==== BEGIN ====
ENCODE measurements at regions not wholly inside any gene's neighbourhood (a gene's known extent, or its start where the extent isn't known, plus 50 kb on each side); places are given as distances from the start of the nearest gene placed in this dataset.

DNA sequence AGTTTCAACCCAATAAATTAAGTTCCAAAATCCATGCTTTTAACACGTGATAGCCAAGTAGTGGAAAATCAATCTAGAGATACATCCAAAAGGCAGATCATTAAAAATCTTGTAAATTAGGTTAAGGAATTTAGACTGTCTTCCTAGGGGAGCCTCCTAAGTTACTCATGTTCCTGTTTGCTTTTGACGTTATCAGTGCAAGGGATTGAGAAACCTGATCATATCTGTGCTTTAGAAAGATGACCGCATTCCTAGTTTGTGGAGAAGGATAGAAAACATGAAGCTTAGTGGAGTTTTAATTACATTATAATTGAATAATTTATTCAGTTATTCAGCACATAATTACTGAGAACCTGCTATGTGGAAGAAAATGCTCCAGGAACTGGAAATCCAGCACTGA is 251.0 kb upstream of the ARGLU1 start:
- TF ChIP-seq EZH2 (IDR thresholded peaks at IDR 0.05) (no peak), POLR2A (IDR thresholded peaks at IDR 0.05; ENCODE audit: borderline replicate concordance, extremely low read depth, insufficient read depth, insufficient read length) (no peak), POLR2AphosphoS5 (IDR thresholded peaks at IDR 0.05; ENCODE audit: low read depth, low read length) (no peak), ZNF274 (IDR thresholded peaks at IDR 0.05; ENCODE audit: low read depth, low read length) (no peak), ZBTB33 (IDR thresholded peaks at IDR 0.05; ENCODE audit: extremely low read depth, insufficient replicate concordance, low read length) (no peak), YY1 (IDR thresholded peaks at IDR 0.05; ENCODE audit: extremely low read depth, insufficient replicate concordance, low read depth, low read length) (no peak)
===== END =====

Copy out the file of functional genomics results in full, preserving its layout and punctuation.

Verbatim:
ENCODE measurements at regions not wholly inside any gene's neighbourhood (a gene's known extent, or its start where the extent isn't known, plus 50 kb on each side); places are given as distances from the start of the nearest gene placed in this dataset.

DNA sequence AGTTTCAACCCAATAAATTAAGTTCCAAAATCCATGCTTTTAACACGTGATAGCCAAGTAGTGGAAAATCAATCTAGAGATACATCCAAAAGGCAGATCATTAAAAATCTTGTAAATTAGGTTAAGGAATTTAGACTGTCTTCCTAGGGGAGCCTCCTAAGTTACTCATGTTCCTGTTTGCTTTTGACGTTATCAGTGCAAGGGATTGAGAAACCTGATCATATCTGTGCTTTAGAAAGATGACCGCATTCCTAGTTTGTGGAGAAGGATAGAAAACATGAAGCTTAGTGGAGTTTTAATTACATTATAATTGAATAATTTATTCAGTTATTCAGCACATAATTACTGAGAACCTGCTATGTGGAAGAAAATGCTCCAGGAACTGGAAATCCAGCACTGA is 251.0 kb upstream of the ARGLU1 start:
- TF ChIP-seq EZH2 (IDR thresholded peaks at IDR 0.05) (no peak), POLR2A (IDR thresholded peaks at IDR 0.05; ENCODE audit: borderline replicate concordance, extremely low read depth, insufficient read depth, insufficient read length) (no peak), POLR2AphosphoS5 (IDR thresholded peaks at IDR 0.05; ENCODE audit: low read depth, low read length) (no peak), ZNF274 (IDR thresholded peaks at IDR 0.05; ENCODE audit: low read depth, low read length) (no peak), ZBTB33 (IDR thresholded peaks at IDR 0.05; ENCODE audit: extremely low read depth, insufficient replicate concordance, low read length) (no peak), YY1 (IDR thresholded peaks at IDR 0.05; ENCODE audit: extremely low read depth, insufficient replicate concordance, low read depth, low read length) (no peak)